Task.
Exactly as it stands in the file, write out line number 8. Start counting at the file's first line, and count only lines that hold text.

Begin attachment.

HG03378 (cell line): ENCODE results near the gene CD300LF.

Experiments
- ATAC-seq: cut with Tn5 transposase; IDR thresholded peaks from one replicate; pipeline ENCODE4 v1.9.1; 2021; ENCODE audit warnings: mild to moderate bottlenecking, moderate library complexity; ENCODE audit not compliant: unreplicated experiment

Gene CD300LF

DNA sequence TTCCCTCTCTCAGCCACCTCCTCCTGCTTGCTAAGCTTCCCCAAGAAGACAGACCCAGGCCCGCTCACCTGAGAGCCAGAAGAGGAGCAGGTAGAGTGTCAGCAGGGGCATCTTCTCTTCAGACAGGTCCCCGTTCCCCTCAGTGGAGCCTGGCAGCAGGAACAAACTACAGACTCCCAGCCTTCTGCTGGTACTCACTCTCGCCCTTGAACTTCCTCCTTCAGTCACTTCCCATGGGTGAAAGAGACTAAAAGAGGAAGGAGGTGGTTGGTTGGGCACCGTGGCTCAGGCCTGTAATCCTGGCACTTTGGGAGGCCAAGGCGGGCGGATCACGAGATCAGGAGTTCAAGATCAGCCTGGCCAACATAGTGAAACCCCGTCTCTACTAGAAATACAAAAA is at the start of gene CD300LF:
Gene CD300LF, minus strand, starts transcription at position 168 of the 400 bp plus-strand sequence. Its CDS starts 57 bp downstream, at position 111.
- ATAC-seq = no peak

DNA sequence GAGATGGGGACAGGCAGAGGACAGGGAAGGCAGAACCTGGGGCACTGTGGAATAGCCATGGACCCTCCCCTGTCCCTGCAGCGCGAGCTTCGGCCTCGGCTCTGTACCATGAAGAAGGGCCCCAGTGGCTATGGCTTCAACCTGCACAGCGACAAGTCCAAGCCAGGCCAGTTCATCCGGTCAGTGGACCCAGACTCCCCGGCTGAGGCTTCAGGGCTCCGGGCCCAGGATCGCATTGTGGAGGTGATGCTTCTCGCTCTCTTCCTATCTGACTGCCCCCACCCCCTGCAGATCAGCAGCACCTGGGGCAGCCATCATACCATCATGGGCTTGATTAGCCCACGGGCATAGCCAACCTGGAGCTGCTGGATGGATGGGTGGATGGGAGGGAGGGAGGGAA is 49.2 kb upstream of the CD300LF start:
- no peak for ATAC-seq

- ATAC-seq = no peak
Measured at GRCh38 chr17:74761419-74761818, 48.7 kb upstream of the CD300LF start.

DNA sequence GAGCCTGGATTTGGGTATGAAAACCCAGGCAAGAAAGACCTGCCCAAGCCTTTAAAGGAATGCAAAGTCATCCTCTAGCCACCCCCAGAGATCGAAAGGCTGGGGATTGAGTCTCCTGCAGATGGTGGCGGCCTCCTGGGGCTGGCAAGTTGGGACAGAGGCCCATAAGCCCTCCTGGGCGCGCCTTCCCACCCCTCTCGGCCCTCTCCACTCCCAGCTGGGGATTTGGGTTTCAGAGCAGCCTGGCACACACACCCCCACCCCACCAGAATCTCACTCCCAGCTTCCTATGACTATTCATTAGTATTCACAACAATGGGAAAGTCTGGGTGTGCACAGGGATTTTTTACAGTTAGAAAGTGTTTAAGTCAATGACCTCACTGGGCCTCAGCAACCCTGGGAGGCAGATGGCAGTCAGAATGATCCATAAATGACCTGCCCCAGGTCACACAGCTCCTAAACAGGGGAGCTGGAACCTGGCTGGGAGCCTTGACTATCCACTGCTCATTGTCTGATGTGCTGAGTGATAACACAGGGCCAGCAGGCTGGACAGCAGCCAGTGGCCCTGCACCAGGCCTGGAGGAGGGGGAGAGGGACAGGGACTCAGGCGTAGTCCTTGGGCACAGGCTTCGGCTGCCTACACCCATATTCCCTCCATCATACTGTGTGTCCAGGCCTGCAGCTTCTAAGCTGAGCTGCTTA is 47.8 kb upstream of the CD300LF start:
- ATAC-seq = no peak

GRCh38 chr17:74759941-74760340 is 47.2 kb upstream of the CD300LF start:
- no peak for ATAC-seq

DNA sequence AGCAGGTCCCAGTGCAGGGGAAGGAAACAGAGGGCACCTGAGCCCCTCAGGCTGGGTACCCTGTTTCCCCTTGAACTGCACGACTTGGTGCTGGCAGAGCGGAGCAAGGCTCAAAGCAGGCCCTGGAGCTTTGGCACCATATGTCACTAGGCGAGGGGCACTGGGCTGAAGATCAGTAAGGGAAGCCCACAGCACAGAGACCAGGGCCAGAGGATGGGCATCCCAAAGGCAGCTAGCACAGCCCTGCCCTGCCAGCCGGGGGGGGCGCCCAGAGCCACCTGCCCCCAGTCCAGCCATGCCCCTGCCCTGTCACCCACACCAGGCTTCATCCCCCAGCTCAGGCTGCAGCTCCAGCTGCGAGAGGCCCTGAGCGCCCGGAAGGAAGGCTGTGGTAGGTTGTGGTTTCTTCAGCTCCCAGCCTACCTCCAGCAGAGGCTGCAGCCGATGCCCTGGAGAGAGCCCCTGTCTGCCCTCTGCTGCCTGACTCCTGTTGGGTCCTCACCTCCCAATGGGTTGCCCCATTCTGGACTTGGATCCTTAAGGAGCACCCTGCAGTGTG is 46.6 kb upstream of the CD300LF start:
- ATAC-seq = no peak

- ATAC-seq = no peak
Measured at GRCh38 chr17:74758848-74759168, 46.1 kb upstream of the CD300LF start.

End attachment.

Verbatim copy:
DNA sequence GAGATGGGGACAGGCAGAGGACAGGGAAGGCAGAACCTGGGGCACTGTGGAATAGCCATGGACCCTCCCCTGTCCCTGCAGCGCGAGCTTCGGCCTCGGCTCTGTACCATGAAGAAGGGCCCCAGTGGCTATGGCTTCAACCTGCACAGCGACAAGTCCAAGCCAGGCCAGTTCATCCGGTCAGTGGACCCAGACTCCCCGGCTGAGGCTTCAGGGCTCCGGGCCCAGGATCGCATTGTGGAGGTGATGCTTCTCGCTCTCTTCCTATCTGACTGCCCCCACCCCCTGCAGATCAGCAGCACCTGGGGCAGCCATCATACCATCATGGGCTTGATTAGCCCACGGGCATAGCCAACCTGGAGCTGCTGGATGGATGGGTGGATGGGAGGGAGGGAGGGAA is 49.2 kb upstream of the CD300LF start: